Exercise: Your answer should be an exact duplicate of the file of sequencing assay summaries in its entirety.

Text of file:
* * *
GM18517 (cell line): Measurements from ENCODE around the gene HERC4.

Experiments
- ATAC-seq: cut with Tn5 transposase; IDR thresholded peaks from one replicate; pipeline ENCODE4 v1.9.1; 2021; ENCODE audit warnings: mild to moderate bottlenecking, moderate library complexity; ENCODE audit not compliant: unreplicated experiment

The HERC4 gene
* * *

GM18517 (cell line): Measurements from ENCODE around the gene HERC4.

Experiments
- ATAC-seq: cut with Tn5 transposase; IDR thresholded peaks from one replicate; pipeline ENCODE4 v1.9.1; 2021; ENCODE audit warnings: mild to moderate bottlenecking, moderate library complexity; ENCODE audit not compliant: unreplicated experiment

The HERC4 gene